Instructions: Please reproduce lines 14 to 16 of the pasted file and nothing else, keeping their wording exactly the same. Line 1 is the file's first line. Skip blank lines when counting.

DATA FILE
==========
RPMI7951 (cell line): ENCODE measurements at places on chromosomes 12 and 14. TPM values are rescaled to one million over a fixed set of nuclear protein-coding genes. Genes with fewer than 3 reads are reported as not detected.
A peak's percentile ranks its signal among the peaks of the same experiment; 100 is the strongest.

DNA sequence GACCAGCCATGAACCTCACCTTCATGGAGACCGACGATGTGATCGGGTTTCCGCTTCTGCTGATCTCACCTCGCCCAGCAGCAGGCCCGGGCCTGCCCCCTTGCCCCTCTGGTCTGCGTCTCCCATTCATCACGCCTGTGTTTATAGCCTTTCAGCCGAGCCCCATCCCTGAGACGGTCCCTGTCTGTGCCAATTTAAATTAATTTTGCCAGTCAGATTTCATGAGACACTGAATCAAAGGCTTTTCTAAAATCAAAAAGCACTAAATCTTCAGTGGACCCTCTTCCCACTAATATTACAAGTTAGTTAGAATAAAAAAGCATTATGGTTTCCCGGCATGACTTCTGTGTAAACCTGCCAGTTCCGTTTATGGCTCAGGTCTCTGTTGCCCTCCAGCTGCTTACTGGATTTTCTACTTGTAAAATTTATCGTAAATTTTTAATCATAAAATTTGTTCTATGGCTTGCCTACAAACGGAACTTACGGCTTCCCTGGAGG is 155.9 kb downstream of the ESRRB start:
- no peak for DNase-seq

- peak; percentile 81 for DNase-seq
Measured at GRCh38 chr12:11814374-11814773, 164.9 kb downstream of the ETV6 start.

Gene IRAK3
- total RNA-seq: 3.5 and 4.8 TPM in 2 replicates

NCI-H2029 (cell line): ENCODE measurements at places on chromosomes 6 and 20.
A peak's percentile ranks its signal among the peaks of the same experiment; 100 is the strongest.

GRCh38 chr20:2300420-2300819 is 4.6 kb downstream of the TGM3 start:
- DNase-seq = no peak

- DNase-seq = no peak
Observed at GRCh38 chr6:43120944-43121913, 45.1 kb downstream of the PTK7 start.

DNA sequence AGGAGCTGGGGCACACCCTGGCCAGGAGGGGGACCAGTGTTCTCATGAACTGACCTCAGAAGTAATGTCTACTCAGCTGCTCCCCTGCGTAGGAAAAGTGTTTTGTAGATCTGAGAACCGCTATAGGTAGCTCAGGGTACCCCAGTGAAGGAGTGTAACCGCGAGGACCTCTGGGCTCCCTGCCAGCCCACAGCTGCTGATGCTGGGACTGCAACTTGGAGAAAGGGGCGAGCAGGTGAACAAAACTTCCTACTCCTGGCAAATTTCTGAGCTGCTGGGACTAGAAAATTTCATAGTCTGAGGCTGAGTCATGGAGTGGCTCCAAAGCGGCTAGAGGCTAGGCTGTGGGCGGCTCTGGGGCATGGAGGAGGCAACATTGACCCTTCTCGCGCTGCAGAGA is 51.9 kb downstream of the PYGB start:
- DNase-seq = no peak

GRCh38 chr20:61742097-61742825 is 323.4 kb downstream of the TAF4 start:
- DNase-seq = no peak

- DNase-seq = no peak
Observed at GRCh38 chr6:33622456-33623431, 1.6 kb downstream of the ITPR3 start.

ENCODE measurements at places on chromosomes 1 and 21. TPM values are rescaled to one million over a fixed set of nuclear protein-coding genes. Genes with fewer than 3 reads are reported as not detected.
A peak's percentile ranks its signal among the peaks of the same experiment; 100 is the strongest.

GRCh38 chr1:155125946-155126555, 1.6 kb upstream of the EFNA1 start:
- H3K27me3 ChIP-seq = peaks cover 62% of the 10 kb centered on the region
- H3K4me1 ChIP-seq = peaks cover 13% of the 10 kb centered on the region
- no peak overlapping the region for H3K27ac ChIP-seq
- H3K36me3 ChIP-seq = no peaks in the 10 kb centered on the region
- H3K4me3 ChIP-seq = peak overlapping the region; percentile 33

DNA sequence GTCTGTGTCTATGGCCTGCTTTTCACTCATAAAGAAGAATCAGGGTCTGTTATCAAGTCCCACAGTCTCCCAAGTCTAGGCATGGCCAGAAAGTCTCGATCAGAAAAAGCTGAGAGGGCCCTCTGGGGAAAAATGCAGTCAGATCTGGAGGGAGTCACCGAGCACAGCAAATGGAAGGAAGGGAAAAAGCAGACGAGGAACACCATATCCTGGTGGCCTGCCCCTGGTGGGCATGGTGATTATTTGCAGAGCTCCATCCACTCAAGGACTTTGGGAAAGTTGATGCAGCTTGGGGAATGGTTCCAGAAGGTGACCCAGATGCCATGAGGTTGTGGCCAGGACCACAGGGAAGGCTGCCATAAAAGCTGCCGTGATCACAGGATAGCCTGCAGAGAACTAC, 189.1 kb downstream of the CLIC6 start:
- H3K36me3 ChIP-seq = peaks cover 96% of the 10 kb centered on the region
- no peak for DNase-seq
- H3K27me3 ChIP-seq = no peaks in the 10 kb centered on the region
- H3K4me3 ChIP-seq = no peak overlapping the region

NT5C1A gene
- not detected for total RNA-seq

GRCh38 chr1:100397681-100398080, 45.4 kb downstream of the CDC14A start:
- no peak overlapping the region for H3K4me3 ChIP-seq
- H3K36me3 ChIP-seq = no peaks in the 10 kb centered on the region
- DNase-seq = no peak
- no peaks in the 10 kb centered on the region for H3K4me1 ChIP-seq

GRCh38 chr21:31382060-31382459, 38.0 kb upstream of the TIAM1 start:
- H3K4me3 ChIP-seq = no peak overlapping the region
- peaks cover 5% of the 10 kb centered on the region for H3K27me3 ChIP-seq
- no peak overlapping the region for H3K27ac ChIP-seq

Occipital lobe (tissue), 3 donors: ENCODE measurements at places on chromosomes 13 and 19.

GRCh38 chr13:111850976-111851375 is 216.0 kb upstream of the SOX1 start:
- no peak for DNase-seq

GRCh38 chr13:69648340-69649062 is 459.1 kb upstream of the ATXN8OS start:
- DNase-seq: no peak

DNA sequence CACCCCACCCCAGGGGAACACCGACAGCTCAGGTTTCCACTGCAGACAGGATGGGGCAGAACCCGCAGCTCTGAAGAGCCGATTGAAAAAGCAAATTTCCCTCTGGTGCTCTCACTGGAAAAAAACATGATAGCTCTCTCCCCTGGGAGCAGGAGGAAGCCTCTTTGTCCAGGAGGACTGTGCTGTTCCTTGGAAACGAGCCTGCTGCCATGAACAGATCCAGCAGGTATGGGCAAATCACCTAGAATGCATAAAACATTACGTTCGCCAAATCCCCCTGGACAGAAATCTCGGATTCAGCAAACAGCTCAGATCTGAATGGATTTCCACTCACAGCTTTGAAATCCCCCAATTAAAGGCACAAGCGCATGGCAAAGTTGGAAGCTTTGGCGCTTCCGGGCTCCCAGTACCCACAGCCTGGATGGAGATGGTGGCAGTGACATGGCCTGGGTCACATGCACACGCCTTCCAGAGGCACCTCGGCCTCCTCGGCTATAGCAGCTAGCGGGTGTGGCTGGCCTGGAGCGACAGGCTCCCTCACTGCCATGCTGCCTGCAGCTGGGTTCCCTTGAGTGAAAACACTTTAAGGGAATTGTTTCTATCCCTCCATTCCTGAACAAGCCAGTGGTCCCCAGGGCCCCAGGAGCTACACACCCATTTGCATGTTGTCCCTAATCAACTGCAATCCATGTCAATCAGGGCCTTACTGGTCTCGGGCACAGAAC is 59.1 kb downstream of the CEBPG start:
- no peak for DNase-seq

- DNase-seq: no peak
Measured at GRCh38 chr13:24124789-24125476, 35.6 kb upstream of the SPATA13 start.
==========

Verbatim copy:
Observed at GRCh38 chr6:43120944-43121913, 45.1 kb downstream of the PTK7 start.

DNA sequence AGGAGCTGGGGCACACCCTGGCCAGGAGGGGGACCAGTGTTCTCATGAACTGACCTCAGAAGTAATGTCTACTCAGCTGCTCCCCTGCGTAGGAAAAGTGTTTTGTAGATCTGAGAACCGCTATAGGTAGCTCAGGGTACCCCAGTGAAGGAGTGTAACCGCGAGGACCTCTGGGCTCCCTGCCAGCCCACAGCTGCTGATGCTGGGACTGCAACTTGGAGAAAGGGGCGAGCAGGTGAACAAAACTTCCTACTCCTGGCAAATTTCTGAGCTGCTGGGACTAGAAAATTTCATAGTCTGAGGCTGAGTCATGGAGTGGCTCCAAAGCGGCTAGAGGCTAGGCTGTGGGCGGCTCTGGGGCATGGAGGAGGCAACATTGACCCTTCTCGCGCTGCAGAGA is 51.9 kb downstream of the PYGB start:
- DNase-seq = no peak